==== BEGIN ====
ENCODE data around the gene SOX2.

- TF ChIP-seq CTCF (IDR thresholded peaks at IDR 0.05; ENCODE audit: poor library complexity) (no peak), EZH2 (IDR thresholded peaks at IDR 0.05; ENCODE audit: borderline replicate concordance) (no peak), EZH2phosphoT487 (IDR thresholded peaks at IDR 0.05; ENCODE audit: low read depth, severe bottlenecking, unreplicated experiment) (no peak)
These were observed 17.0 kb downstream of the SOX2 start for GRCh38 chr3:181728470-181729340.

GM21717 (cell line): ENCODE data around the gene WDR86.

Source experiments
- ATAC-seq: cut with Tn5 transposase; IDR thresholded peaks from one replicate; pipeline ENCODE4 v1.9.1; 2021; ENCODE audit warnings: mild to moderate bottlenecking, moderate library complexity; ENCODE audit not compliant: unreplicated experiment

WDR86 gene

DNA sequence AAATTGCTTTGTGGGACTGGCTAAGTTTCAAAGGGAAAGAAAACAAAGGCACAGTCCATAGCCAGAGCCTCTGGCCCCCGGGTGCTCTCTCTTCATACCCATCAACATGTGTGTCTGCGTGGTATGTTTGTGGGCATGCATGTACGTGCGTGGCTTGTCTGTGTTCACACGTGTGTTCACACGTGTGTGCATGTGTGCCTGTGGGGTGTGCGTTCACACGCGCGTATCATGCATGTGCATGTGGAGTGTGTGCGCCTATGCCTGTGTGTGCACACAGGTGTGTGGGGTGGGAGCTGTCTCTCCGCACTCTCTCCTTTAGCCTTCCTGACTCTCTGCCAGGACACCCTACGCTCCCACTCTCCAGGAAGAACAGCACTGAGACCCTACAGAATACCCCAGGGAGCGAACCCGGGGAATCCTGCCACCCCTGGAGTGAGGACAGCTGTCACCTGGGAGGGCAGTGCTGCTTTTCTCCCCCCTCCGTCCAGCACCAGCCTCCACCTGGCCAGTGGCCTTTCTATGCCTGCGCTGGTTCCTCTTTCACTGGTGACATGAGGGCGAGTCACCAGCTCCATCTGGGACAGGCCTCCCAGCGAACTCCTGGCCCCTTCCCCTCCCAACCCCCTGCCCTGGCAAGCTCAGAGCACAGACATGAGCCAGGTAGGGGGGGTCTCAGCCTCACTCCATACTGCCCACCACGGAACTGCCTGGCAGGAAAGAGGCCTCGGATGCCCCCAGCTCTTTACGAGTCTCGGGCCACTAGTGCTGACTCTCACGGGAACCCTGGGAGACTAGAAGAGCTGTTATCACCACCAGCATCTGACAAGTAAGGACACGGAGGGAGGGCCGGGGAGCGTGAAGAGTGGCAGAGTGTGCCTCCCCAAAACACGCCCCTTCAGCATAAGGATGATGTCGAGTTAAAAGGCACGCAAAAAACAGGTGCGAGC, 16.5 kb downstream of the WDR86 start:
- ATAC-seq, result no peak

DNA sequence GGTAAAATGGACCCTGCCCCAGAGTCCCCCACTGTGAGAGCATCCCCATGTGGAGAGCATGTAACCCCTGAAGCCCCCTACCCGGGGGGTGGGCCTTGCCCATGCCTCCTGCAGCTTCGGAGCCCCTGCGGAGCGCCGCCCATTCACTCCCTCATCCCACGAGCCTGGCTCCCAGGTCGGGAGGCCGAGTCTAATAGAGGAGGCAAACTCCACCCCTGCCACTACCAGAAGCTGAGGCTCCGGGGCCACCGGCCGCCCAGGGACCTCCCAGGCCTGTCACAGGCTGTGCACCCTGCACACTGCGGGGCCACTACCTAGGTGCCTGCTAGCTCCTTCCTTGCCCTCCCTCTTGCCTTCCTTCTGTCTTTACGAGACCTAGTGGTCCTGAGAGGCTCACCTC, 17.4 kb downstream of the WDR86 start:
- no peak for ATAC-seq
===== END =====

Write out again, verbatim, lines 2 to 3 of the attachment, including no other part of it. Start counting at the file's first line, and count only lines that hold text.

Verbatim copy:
- TF ChIP-seq CTCF (IDR thresholded peaks at IDR 0.05; ENCODE audit: poor library complexity) (no peak), EZH2 (IDR thresholded peaks at IDR 0.05; ENCODE audit: borderline replicate concordance) (no peak), EZH2phosphoT487 (IDR thresholded peaks at IDR 0.05; ENCODE audit: low read depth, severe bottlenecking, unreplicated experiment) (no peak)
These were observed 17.0 kb downstream of the SOX2 start for GRCh38 chr3:181728470-181729340.